Friday, July 22, 2016

Orange Big Data Geolocation Solution To Help Better Understand Transportation Habits

This is a news I heard on the radio during my vacations this summer. Orange, and other cell phone companies propose big data solutions based on the geolocation information of their customers. How does it work? As the cell phone provider has information on where a specific customers is thanks to its connection to the network, it can therefore provide information on how many people are located at a specific point. 

This information can be very valuable, for example to better understand the rush hour period of a store, or for example in leisure places, where traffic may vary a lot depending on the period of the year, or of the day. 

By leveraging those information, companies can make yield management decisions, and therefore improve their operational efficiency: setting up the best employee schedule to meet customer's expectations, understanding better how customers get to your store and so on.

I believe this technology could probably be very benefitial for the retail business, especially for the real estate & mall business, and will have a bright future in the next few years.

Friday, July 08, 2016

Category Management: Comment Leclerc construit son nouveau concept jouet

Leclerc développe de plus en plus de concept de point de vente sur différents marché afin d'alimenter ses galeries marchandes. L'un des concepts les plus médiatisé est bien sûr la parapharmacie, mais également les centres culturels.

Il en existe d'autres, notament l'optique ou bien 1 heure pour soi pour la partie cosmétique. L'idée? D'être capable de pouvoir continuer à baisser les prix, et alimenter les centres commerciaux afin d'augmenter leurs attractivités. L'un des dernier concept, qui à date n'a pas encore vu le jour, est le concept jouet. 

L'idée est assez étrange. En effet, il existe des spécificités qui rendent la tâche difficile:
  • La saisonnalité du produit, qui se vend en grande majorité pendant une période de 2 mois en fin d'année.
  • Le fait que les distributeurs experts de ces marchés (notamment Toy's R Us), sont habitués a travaillé sur des surfaces relativement grande, dépassant souvent les 2000 m2, ce qui rend donc difficile le déploiement dans un maximum de centres E. Leclerc.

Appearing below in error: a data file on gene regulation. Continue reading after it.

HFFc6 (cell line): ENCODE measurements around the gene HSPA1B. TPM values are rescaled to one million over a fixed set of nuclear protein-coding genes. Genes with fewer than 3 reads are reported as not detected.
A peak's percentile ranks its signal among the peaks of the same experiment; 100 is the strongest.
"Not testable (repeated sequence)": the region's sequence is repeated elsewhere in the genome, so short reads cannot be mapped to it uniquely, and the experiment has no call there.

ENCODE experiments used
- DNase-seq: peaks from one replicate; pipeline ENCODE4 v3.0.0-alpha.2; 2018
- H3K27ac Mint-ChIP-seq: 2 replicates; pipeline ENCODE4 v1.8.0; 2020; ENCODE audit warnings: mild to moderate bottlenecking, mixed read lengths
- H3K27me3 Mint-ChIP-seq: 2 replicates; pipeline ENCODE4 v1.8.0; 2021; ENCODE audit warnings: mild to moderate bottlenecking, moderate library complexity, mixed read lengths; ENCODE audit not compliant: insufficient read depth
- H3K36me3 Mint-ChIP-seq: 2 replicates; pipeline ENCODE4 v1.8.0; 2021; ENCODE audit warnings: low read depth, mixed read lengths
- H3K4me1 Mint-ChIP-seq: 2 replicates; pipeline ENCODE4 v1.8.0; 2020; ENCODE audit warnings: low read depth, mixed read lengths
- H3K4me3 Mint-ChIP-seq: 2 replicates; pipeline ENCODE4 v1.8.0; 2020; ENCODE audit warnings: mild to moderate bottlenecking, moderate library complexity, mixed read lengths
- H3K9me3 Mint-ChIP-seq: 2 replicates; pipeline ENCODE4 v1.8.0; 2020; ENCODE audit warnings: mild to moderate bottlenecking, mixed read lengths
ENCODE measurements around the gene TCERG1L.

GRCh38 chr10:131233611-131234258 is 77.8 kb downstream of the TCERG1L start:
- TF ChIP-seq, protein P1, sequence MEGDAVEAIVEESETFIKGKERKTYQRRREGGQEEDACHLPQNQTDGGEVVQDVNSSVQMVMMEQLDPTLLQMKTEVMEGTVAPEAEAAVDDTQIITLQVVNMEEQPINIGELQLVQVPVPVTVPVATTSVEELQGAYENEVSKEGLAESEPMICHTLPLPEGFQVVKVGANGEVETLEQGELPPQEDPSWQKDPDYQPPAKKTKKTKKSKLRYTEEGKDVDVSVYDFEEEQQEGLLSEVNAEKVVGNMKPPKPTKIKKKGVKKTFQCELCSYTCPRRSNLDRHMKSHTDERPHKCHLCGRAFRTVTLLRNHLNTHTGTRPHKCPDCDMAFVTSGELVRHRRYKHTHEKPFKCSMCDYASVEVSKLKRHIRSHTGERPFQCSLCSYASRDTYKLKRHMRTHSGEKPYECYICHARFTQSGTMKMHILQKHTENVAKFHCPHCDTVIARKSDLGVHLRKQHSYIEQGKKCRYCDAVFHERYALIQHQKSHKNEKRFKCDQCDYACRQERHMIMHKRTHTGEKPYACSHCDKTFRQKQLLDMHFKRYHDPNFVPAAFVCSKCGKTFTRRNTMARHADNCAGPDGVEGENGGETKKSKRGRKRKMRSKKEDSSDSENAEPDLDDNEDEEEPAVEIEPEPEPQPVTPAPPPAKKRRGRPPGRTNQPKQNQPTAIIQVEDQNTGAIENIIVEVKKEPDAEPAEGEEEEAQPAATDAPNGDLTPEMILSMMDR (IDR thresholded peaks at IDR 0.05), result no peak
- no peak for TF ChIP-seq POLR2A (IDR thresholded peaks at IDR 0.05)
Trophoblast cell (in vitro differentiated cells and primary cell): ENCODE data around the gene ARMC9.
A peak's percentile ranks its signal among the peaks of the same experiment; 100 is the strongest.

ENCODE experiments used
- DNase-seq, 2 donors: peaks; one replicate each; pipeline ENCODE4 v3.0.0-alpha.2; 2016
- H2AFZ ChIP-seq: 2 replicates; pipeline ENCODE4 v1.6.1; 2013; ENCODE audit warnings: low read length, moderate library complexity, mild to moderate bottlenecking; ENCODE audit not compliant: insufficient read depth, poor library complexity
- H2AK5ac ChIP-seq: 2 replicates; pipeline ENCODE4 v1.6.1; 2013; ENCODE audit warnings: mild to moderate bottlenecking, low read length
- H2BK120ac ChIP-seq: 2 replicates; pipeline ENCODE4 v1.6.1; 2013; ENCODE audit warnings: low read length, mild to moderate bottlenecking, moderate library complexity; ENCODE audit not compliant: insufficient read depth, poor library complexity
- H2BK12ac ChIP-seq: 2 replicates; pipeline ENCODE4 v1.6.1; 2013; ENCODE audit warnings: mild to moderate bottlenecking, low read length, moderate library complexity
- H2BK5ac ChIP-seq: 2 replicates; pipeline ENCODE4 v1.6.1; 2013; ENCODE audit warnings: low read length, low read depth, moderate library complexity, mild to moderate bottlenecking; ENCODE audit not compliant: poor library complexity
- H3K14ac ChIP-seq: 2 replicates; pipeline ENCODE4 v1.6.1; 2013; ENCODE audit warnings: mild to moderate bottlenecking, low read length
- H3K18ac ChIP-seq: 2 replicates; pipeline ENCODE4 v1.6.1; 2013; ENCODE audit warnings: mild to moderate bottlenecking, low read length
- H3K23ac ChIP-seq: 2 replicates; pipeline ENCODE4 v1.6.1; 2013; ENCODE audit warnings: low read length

• Par ailleurs, le marché est ultra concurrentiel, notamment avec un fort poid du chiffre d'affaires réalisé sur Internet.
Les spécificités révélées par LSA sur le concept:
  • Surface moyenne de 700 m2, donc bien plus petite que Toy's R Us.
  • Objectif prévu en 2020: 50 magasins (environ 10% du parc de Centre Leclerc)

Le marché de la distribution de jouet est très intéressant d'un point de vue de category management. En effet, Toy's R Us est souvent considéré comme le prototype de ce qu'on appelle un category killer, c'est à dire une enseigne qu'il est difficile de concurrencer pour un généraliste:
  • Large choix
  • Conseil/service présent
  • Prix ultra compétitifs
  • Théâtralisation, réel savoir faire

Mais d'un point de vue category management, je souhaitais mettre en avant la démarche catégorielle de Leclerc jouet. En effet, l'idée en category management est de pouvoir mieux répondre aux attentes consommateurs en réfléchissant comme lui.

Leclerc a défini différents univers en fonction des besoins/attentes consommateurs, et je trouve cela très réussi:
  • Je joue/je gagne
  • Je suis un héro
  • Je fais comme les grands
  • Je suis une princesse
  • Je suis un artiste
  • Je joue en plein air
  • Je m'éveille

Je trouve la segmentation claire et très bien réussie de ce qu'on voit sur le plan. Ce sera certainement un concept à aller visité d'urgence.

Thursday, July 07, 2016

Is Loyalty Reward Program Still A Must Go In 2016?

I don't discuss as much as I should do about customer relationship management strategies lately. But the topic has evolved a lot those past few years. I remember, and you can read it if you go back in the archives of this blog, a solid customer relationship management program, around a strong loyalty cards, was one of the key strategy in the 2000s. It could help the customer boost its revenues per customers, defend its market shares and create real long term differentiation from the competition. 

But it has evolved a lot. Competition in the retail business is tougher than ever. 
  • Growth is limited, due to the aftermaths of the different financial crisis customers had to face.
  • Ecommerce is maturing, and took strong market shares.
  • New technologies have been able to trigger new shopping behavior, and changes the way standard loyalty reward programs could work.

Lately, some sources have talked about Mc Donald's potentially launching a loyalty reward program. Mc Donald's strategy is still unclear. It has struggled lately to find long term sources of growth, and loyalty reward program is an easy tool to retain customers.

But does it really make sense? I am not so sure any longer. Of course, companies that already have strong loyalty reward programs should capitalize on it. It has several key advantages:
  • Customers remain loyal, and you avoid them to go to the competition
  • You have clear data on purchases, that could help you make the right decisions in terms of category management (launching the proper promotion, or setting up your product range)

But in 2016, with big data, mobile technologies, and a competition that is getting more complexed than before, I believe we will see less and less standard loyalty card strategy coming up.

Tuesday, July 05, 2016

Will Amazon Kill Carrefour, Colruyt, Delhaize?